7. Leslie, I was just going through the raw outtake shots from last year's Raja Empat trip and found a nice invert you might like. I've got an idea about the family, but that's it. I need to process it before I can post it to ask you what it is, but I'll try to do that in the next couple of days. Don't want you feeling under-utilized - I know you'll never feel under-appreciated! Meanwhile, I might be passing through LA in April next year, spending a few days visiting family. Will you be around? Can I buy you a cup of coffee? Frogfish
  8. All I can tell you (so far) is that these strobes take the same 5-pin Nikonos (on the camera port end) cords (single or double) that the Sea&Sea DX90 does. I didn't realize that, ordered new sets cords with these strobes, and now find that I have a little more redundancy in the synch cord department than I hope I'll need (but experience suggests I will). Frogfish
  9. Well, I can't legitimately participate in this poll because I still haven't even got my new D2X or housing in the water. That's partly because I've yet to get any of the strobes that I now have here to work on the table, though I've just started. (It looks like I'll have to disconnect some pins, but I want to make sure I know what I'm doing first). Anway, my intention is to be able to use the D2X (in Subal housing) with (not at the same time): - S&S 90DXs (these were supposed to be back-ups to the SS200s, but since the SS200s spent more time in the shop in Ohio or in transit than they did on my rig, the 90Dxs became primary strobes, sort of by default); - Inon 2000w (new, sans manual, I haven't got a clue how these work yet) - Ikelite SS200s (in manual mode, as a last layer of back-up?) I'll be happy to share what I like and don't like about using these strobes with the D2X... once I get something actually working! Frogfish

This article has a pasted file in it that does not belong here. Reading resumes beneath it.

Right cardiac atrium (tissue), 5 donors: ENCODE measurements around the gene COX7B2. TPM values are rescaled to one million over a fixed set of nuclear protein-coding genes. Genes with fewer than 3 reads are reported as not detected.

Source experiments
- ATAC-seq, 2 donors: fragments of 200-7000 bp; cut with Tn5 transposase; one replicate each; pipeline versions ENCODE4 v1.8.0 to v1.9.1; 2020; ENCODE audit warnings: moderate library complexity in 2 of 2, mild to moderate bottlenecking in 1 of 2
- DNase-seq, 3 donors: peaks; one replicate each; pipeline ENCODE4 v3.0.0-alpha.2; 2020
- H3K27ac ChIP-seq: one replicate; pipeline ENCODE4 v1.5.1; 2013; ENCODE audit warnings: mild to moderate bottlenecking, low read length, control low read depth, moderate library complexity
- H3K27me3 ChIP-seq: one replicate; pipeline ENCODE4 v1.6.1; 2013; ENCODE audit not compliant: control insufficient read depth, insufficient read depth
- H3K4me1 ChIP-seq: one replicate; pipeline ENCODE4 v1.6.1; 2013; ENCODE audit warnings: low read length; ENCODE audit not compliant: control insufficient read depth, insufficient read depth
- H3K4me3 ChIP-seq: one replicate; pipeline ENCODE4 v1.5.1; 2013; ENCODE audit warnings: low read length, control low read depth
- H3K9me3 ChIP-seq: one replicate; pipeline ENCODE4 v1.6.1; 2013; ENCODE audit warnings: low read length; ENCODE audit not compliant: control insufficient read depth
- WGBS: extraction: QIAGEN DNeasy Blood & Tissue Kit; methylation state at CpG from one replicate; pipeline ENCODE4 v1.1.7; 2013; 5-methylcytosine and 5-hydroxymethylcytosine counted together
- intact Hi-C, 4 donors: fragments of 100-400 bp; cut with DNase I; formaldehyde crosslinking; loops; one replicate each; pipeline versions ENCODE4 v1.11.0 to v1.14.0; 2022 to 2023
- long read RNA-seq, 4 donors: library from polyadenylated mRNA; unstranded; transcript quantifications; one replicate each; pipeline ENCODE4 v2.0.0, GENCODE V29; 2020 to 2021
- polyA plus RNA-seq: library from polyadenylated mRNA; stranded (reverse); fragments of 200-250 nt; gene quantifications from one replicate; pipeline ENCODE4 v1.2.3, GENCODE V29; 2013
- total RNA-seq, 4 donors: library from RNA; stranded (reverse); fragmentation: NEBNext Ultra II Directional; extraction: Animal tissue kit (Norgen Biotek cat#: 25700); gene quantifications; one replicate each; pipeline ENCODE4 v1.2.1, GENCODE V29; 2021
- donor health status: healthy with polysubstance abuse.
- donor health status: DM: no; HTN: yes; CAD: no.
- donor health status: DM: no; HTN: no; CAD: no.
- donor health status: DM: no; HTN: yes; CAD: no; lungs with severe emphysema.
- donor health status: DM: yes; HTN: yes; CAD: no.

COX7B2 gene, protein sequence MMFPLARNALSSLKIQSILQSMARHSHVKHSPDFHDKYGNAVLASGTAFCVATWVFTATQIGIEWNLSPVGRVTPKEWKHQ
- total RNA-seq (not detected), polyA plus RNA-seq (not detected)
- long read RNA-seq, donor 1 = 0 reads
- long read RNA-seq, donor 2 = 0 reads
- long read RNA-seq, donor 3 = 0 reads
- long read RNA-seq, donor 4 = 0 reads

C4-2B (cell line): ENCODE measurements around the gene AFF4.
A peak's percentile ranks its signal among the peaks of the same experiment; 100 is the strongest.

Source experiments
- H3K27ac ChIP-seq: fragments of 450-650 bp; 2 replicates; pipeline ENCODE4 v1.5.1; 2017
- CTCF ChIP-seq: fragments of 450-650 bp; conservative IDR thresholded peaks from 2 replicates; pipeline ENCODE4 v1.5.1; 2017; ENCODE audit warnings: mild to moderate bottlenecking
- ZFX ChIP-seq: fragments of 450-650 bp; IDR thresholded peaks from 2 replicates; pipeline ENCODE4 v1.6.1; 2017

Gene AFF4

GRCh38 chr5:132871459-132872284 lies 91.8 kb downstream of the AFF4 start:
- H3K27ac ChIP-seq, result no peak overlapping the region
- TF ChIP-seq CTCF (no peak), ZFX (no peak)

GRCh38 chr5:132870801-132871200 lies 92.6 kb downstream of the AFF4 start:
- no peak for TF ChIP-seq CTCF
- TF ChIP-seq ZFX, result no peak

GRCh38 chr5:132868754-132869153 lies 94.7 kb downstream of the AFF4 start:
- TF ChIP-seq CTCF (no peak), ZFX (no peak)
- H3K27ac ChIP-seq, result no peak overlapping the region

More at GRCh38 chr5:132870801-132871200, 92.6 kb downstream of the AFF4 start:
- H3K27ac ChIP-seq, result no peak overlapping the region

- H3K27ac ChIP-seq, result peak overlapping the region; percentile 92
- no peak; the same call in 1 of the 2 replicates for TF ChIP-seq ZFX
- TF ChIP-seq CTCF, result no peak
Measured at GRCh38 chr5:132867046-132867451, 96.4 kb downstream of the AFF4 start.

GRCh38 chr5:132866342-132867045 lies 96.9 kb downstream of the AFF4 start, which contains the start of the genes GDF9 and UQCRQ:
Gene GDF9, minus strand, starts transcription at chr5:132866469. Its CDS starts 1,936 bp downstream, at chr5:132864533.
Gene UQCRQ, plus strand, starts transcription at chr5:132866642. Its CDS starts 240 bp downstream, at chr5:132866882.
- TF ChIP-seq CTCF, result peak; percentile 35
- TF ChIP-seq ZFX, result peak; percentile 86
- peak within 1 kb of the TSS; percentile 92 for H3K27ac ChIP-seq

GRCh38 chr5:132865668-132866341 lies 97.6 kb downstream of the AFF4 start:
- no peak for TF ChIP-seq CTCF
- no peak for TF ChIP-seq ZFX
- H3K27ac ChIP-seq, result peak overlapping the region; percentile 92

10. While you're here in Bali, I'd be happy to buy (or make) dinner (name your price!) if you could take the time to explain to me what you've figured out about these strobes and how they work. I just got mine, and I haven't got a clue. (I do know that I'm going to have to do something about the cable - I've hooked them up once and I get the ready-flashing signal inside the view-window of the D2X, same as with the S&S 90DXs.) Given that the back of one these new Inons looks like part of the instrument control panel on a Lear-Jet, I'm finding the lack of a manual a bit of a challenge. I'll be here (home in Sanur) until 23rd, then plan to spend four or five days at Puri Jati, Menjangan, and Tulamben in the north, hopefully testing (finally) the D2X with these new-fangled Inons and my older strobes before deciding what to take to Raja Empat in January. Any help or advice - from others here as well - would be gratefully appreciated! Frogfish
  11. Interestingly, unlike Rocha, I think the composition of my shots has improved since I switched to using a w/a zoom for w/a. For years I shot all w/a with a 20 mm prime (on my old F801s film housing). When I moved to the fuji S2, I also bought a 11-24 mm zoom. The difference for me, I think, is being able to change framing quickly without having to move forward or backwards. Particularly when shooting w/a with fish in the scene, as there may not be time to frame properly with a prime lens before the subject swims away or changes position, esp. if it's necessary to approach too close to its comfort zone. I do use the 10.5 prime a lot, more and more actually, but I haven't used the 20 mm prime (which would be the equivalent of a 30 mm on my rig now anyway) for a long time. As per Rocha's comment, when diving with a 12-24 mm (as opposed to the 17-55 or a lens with a larger zoom range), one is still very focused on finding the right wide-angle subject, but it can be useful to be able to quickly zoom in and out to get the subject in the frame the right way. Frogfish